10. You are not allowed to do sa‘i on the second level of the mas‘a (the area of doing sa‘i) since it amounts to doing the sa‘i “above” the hills and not “between” the hills.





1. Some pilgrims think that going from Safa to Marwah and then returning to Safa is counted as one round of the sa‘i. The correct way is to count the going towards Marwah as the 1st round and the return to Safa as the 2nd round.

If someone counts it in the wrong way (and ended up doing 14 rounds instead of 7) out of ignorance or he relied on someone who is known to be familiar with rulings of pilgrimage, then there is nothing on him. But if he does this without a good excuse, then he must repeat the entire sa‘i.

2. It happens sometimes that the pilgrim is going towards Safa and then turns his back towards it because of crowd or because he saw a friend, etc. This is incorrect; and if this happens, then he has to return back to the place where the violation took place and restart the sa‘i from that point onwards in the right direction because one of the conditions of validity of the sa‘i is that the pilgrim should face Marwah while walking towards it and face Safa while walking towards it.

3. A person who habitually entertains doubt does that in sa‘i also and ends up repeating it. The ruling for such a person is that he should ignore his doubts just as he is required to ignore them while doing the prayers. The pilgrim is allowed to use a counter to help him in keeping track of his number of rounds or rely on a companion.

4. Sometimes a pilgrim might interrupt his sa‘i to drink water or something similar – and that does not harm the sa‘i provided the following two conditions are fulfilled:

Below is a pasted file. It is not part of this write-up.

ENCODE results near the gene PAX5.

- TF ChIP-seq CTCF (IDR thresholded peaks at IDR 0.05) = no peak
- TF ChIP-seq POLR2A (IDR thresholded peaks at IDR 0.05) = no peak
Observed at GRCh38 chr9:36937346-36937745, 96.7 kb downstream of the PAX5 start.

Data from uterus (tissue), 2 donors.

(a) He is able to continue his sa‘i exactly from where he left without missing or adding any part. He can ensure that by going a few step back from where he stopped and then do the niyyat that he is continuing from the exactly place where he stopped.

(b) His interruption should not harm the continuity of the rounds of sa‘i. However, if the interruption amounts to discontinuity of the sa‘i, then, based on precaution, he should complete the sa‘i at hand and then repeat it entirely again.

5. A pilgrim’s sa‘i is interrupted and becomes invalid, then he starts the new sa‘i immediately. This is not correct. He should leave some time gap in between the invalid sa‘i and the new one.

6. Some pilgrims choose to do the sa‘i sitting on the wheelchair which is pushed by someone else. This is not permissible except for those who cannot do sa‘i by themselves.

However, there would be no problem in doing sa‘i on a wheelchair or something similar which is being pushed by the person himself in the sense that he can stop it by himself rather than ask the other person to stop or push it.

7. Some people engage in worldly conversation with their fellow pilgrims during the sa‘i. Although this does not harm the sa‘i, it is better in such a place and such a time to recite the zikr of Almighty Allah, the du‘as which that have been recommended by the Ahlul Bayt (a.s.), and the salawat on Muhammad and Al-i Muhammad.

8. While doing the sa‘i, some pilgrims run between Safa and Marwah in such a way that it disturbs the fellow pilgrims. One should know that it is recommended to walk calmly in the sa‘i, and that only between the two green lights are the men urged to walk fast.